iTunes is dead, and it’s about time. The eighteen-year-old app has been struggling to cope with its own bloat for many years now, and something had to change. So with the release of macOS Catalina, we’ll no longer see the familiar white musical icon on our dock.
What will you use instead? You’re unlikely to want a direct replacement that replicates everything that was wrong with iTunes. Instead, Apple users will be offered a suite of new official apps that together cover the functionality you need and let you access the media you purchased in the past or subscribe to now. I imagine these apps will be the top choice for most Mac users.
What about Windows users? You’ll be able to continue using iTunes exactly as you have been for some time to come. Nothing has changed. That may come as a relief, or possibly a huge frustration.
Change is in the air. Whether you use a Mac or PC, if you’re ready for something different, we’ll cover a range of alternatives that will suit the way you consume your media, and help you escape the iTunes ecosystem.
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Apple’s Replacing iTunes with a Suite of New Mac Apps
I’ve been using iTunes since it became available for Windows in 2003. Initially, it was an audio player that made getting music onto my iPod so much easier—something that wasn’t simple for Windows users before that. The iTunes Store didn’t exist, so the app included features to rip music from your CD collection.
Since then new features have been added on a regular basis: video and podcasts support, iPhone and iPad backup, and the iTunes Store. Now, instead of one large app trying to cope with all of this, three new more responsive Mac apps (and one old one) will handle those duties. Divide and conquer! If you own an iOS device, you’re already familiar with them.
Apple Music will allow you to access Apple’s streaming service, your music purchases, the audio files you imported into iTunes, and any playlists you created. Unlike iOS, on Catalina, you’ll be able to purchase your music right in the app rather than needing a separate icon for the iTunes Store.
Apple TV is the new home for your movies and TV shows, including those you purchased from iTunes or imported from your DVD collection. It will also give you access to Apple’s TV Plus subscription service when it launches in November. It’s also the new place where you’ll purchase new video content from Apple.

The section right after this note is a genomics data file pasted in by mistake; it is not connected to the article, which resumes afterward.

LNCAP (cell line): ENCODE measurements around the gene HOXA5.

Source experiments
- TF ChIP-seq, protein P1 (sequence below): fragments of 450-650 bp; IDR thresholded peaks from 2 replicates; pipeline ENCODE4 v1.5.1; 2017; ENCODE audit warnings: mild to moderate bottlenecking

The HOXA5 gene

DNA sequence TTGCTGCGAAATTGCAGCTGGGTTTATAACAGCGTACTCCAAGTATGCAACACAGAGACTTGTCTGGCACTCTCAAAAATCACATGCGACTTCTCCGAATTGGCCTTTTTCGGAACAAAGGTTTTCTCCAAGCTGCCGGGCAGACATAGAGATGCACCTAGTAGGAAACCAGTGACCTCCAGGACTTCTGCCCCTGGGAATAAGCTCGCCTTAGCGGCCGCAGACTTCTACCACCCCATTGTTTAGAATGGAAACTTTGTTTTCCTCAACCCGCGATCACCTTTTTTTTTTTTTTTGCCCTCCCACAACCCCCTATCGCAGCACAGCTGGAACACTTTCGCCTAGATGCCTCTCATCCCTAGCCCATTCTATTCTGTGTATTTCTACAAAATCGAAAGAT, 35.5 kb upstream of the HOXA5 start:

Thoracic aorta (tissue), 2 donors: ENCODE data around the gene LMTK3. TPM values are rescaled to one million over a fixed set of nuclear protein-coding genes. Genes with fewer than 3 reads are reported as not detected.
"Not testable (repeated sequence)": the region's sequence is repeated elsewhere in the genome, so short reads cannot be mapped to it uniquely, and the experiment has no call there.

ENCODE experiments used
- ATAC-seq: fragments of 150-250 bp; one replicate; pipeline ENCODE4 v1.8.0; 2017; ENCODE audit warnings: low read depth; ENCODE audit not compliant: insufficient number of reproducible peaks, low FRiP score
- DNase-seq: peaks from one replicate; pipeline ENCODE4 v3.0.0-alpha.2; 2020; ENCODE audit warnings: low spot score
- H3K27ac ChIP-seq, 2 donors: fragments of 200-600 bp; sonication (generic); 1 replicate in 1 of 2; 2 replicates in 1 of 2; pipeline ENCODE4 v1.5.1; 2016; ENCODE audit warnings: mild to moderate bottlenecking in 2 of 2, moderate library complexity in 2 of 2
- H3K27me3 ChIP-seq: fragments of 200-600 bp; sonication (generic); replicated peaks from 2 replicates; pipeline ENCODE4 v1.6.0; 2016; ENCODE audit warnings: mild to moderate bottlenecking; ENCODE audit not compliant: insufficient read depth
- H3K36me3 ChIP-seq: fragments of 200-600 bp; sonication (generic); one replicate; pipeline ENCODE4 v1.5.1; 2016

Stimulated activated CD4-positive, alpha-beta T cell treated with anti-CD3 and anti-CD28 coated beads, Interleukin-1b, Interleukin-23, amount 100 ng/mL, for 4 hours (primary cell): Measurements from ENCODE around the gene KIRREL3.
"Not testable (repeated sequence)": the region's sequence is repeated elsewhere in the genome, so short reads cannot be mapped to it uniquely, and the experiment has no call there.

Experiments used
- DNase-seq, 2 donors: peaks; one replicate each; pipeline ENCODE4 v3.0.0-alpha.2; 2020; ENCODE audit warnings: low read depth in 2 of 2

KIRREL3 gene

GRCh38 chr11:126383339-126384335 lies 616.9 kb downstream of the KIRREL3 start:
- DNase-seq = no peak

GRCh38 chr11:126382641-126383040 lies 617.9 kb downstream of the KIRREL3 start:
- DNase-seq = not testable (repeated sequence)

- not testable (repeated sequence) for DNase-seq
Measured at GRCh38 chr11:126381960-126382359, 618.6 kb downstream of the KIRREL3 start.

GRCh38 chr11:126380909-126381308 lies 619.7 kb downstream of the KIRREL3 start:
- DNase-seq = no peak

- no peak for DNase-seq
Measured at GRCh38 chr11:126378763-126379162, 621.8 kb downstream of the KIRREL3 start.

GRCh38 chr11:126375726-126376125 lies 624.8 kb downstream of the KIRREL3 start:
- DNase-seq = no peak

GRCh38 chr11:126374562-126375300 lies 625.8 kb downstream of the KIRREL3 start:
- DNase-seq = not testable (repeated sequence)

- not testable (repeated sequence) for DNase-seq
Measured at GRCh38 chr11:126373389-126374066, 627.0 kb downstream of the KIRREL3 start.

I’m a huge fan of podcasts, and I currently use Apple’s Podcasts app on iOS. The same app will now be available on my Macs as well, and I look forward to being able to pick up where I left off on my iPhone.
Finder is not a new app, but on Catalina, it’s now a smarter app. It can directly access and manage your iOS devices, allowing you to back up your apps and data, and drag-and-drop new files onto them.
Best Third-Party iTunes Alternatives
So Mac users get a lineup of new Apple media apps, and Windows users can continue to use iTunes. That means Apple remains a viable solution for your media needs. But if you’re ready to step outside of the Apple ecosystem, here are some alternative solutions.
1. Use Alternate Streaming Services
Rather than purchasing music, movies, and TV shows, many users have switched to subscriptions, and perhaps you’ve already subscribed to Apple Music. There are plenty of alternatives, and I’m sure you’re already aware of the main ones. These generally cost the same as Apple Music, but many also offer workable free plans.
- Spotify Premium $9.99/month,
- Amazon Music Unlimited $9.99/month,
- Deezer $11.99/month,
- Tidal $9.99/month (Premium $19.99/month),
- YouTube Music $11.99/month,
- Google Play Music $9.99/month (currently includes YouTube Music).
Apple doesn’t yet offer a comprehensive video subscription service, though TV Plus, with limited original content, will be launched in November. So if you’ve already moved away from purchasing movies and TV shows on iTunes, you’re likely already a subscriber to Netflix, Hulu, or another service. These start around $10 a month for an individual and family plans may be available.
- Netflix from $9.99/month,
- Hulu $11.99/month (or $5.99/month with ads),
- Amazon Prime Video $4.99-$14.99/month for Prime members,
- Foxtel has a range of mobile apps that vary by country. In Australia, Foxtel Go starts at $25/month.
And there are plenty of others. Subscription services are a little like the Wild West, and depending on where you’re located in the world, prices will vary and other services may be available. It’s easier to switch between streaming services because you’re not losing anything. You just stop paying for one service and start paying for the next, and you can always change your mind in the future.
2. Use Plex to Manage Your Own Media Library
But not everyone’s a fan of streaming services. Some users prefer to watch and listen to their own extensive libraries of audio and video content. If that’s you, the best solution is to create a media server that can be accessed from all of your devices. That’s something that iTunes could handle (as can the new apps), but it was never the best tool for the job. That title arguably goes to Plex.
Plex can handle all of the media you have on iTunes: music, podcasts, movies, and TV. Because it’s managing your own media collection, you get to choose the quality—all the way up to lossless. Once you’ve added your content to Plex, it’s organized for you, and beautifully presented. Cover art and other metadata are added. You can access your content from Apple or Android TV, iOS and Android mobile devices, your computer or gaming console, and more.
Plex is free software, but if you’d like to support the company, you can subscribe to Plex Premium for $4.99/month. This gives you additional features and early access to future ones, access to free-to-air TV via an aerial, media sync in addition to streaming, and other perks.